After yet another positive test for marijuana in April 2007, Williams, coming off a season-long suspension and stint in the CFL in 2006, is likely done with the Dolphins. Because of the latest incident, he cannot apply to the NFL for reinstatement until September, at which time the Dolphins will either release or try to trade him. It would be a shame if he didn't catch on somewhere, as his 2005 outing (12 games, 743 yards, 4.4 ypc, 6 TD) showed him to still be a very talented runner. He's worth at least a late-round flier.
Williams is suspended for the entire 2006 season. He's trying to earn some money and stay in shape by playing in Canada, but he has already been sidelined by a broken arm. Ronnie Brown will become the full-time featured back in his absence.
After taking a year off to walk the earth and smoke marijuana, Williams apparently wants to resume his NFL career. While he will almost certainly have to serve a four-game suspension for violating the NFL’s drug policy, Williams might be able to avoid a full year suspension if he returns to training camp after July 28, making it more than a year since he left. But there are other issues here, such as Williams’ weight, reportedly down to just 200 pounds (his playing weight was 236) and the fact that the Dolphins might not be able to fit him under the salary cap if it turns out he’s owed his full salary. And that’s not even taking into account that Williams averaged just 3.5 yards per carry in 2003, has nearly 1,600 career carries under his belt and would have to share time in the backfield with No. 2 overall pick Ronnie Brown if Williams were to return to Miami. The best-case scenario here is for Williams to be reinstated, Miami to release him to stay under the cap and Williams to sign with a team in need of a running back. In short, Williams is a long shot, but in the latter rounds, there are worse gambles than drafting a back who ran for 1,853 yards and scored 17 TDs in 2002.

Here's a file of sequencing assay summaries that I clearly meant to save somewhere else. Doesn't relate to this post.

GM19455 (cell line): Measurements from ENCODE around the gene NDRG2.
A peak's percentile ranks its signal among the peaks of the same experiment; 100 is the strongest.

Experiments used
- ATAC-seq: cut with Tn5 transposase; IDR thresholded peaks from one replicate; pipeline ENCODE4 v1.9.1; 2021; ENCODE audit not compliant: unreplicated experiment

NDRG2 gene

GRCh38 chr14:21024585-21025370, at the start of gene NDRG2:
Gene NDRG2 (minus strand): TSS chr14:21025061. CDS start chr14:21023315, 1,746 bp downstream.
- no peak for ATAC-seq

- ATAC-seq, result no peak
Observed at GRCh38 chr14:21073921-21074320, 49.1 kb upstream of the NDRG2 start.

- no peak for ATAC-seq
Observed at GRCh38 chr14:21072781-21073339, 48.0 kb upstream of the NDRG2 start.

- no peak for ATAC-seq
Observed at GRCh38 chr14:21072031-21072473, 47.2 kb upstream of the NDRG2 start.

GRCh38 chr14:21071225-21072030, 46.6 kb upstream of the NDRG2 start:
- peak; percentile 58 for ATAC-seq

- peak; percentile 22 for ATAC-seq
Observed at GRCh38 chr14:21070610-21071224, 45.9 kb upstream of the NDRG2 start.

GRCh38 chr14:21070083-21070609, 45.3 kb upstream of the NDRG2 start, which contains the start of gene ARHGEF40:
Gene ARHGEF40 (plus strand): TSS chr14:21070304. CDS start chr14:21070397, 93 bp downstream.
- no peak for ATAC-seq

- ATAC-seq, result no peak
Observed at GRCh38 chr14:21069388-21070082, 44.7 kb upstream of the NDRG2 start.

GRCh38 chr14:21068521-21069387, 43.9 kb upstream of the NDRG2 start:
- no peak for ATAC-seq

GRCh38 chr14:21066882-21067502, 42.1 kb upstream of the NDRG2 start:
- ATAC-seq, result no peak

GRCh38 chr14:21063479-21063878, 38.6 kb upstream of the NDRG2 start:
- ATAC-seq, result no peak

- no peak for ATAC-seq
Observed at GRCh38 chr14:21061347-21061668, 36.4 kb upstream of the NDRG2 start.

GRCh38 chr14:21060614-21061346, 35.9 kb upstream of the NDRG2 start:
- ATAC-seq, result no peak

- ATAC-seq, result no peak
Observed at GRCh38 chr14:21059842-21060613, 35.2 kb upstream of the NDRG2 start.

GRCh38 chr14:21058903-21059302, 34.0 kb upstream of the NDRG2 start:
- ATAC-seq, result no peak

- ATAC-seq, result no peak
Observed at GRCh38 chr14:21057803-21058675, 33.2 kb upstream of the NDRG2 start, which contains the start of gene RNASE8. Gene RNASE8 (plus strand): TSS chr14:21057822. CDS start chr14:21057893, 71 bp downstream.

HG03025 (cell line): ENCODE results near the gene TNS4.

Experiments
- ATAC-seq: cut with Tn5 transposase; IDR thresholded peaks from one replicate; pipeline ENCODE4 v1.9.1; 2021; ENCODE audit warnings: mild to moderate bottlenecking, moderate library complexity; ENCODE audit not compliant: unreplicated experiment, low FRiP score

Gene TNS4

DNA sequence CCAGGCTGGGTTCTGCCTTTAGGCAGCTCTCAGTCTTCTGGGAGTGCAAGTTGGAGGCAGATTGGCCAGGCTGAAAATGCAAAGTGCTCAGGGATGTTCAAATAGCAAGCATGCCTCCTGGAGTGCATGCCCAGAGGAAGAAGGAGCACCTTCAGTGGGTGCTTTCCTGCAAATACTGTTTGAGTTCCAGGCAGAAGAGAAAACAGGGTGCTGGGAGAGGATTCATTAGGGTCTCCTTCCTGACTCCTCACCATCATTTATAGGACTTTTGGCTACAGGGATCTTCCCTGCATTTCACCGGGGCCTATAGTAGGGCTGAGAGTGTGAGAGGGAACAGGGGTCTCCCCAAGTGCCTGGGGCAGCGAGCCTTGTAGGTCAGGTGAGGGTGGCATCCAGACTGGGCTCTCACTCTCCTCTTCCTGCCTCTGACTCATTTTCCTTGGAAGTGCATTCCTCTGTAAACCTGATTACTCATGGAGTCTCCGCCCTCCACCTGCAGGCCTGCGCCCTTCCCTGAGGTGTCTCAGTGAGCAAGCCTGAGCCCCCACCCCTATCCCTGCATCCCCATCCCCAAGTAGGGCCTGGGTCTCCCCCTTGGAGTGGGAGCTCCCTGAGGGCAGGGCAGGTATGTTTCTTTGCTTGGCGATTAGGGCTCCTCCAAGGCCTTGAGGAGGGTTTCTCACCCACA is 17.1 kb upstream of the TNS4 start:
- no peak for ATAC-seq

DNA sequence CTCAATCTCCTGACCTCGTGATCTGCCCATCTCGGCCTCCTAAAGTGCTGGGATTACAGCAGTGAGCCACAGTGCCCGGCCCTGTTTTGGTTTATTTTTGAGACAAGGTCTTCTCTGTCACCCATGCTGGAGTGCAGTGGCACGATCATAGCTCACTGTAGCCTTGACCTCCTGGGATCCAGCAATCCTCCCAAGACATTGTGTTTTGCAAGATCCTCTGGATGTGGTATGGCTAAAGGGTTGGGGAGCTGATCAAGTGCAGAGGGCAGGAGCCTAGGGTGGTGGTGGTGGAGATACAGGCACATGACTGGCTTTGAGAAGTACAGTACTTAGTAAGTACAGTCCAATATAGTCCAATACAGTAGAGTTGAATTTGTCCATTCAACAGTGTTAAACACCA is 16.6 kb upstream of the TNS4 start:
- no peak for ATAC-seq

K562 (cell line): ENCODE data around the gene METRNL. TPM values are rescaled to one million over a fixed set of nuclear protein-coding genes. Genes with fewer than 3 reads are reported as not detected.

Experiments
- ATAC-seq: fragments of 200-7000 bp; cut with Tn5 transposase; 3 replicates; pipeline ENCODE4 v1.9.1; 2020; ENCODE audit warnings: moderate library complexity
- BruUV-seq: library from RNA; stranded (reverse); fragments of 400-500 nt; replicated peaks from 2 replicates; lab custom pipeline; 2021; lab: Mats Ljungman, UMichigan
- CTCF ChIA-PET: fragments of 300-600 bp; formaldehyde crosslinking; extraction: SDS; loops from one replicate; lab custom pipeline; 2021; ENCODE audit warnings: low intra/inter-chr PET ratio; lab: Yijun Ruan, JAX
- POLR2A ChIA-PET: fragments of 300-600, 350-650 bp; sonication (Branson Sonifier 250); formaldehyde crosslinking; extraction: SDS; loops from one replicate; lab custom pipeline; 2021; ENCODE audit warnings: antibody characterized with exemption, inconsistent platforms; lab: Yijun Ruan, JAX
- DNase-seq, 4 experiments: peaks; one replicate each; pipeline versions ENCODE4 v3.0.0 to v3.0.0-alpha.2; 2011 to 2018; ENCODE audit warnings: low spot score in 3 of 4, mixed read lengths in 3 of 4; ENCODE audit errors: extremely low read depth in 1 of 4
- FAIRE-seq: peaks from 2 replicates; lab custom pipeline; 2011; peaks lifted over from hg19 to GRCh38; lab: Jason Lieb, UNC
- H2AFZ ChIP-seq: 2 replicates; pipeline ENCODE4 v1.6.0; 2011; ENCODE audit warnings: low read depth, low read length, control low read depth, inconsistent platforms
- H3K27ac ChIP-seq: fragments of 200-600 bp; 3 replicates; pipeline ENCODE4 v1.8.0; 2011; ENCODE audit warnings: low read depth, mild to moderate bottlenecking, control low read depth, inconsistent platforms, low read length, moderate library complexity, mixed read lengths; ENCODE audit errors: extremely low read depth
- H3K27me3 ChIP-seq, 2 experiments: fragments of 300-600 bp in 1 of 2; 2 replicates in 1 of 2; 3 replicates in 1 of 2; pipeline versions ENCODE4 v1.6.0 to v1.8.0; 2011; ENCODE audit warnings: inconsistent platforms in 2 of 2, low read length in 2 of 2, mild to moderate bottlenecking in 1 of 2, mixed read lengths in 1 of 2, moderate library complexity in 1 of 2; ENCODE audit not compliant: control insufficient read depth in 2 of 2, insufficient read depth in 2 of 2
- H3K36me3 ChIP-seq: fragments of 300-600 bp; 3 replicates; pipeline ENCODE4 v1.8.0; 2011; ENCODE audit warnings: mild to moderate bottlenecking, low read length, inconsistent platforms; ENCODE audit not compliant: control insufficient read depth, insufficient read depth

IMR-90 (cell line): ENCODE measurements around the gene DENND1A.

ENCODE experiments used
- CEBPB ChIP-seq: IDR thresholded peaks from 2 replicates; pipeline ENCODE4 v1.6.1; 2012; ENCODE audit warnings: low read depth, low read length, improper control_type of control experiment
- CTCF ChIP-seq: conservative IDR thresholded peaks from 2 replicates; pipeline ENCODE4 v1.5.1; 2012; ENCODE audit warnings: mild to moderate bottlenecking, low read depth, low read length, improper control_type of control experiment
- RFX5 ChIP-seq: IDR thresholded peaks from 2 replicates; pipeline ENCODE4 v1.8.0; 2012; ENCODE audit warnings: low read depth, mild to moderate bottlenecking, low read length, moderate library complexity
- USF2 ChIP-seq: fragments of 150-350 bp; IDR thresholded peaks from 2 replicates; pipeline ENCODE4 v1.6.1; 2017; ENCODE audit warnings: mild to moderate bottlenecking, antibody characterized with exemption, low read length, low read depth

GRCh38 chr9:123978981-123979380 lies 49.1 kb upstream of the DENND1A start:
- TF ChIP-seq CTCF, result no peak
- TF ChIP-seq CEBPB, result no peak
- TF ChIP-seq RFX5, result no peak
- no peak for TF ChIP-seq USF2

Williams retired in July of 2004, but before he did we were down on him anyway. Here's what we had to say: Ricky is an old 27. He’s piled up almost 1,600 carries during his young career and taken a beating on most of them. Williams was a plodder last year (the Dolphins ranked 25th in rushing yards gained more than 10 yards past the line of scrimmage). For Williams, 2002 is looking more like a fluke, as he hasn’t averaged over 4.0 per carry in any other season. Williams also doesn’t leverage his strength in close, converting just six of his 23 runs inside the 10 into TDs and leading Miami to a mediocre 13th ranking in converting short-yardage runs. Williams needs the Dolphins to spread out the defense, as he averaged 5.0 per run out of three-WR sets. Unfortunately, almost 300 of his carries came with two or less WRs, and he averaged just three yards on those carries. The Dolphins weakness at WR hurt Williams, too, as he had to deal with five or more men on the defensive line for almost half his carries. David Boston may change that (but who wants to bet on Boston returning to his ’01 form). Williams reminds many of the hard-running Earl Campbell, who was just about washed up at a similar stage of his career (just one more 1,000-yard season). Miami’s weak offensive line should improve with the addition of rookie Vernon Carey, but the Dolphins needed even more help. Lastly, Williams tested positive for marijuana last December, and were he found guilty of violating the NFL’s substance abuse policy – it would be his second time – he could face a four-game suspension. If that happens, downgrade him 5-10 places on your cheatsheet.
Williams ran away with the NFL's rushing title last year (1,853 yards), and the Dolphins also made good use of him as a receiver (47 catches, 353 yards) and at the goal line (17 touchdowns). The only thing the Dolphins did wrong from time to time came with play calling: Every now and then they forgot Williams when trying to protect a second-half lead (the season finale at New England comes to mind), but why quibble here? Anyone who owned Williams in 2002 was happy at season's end, and that's likely to be the case again in 2003. Run, Ricky, Run.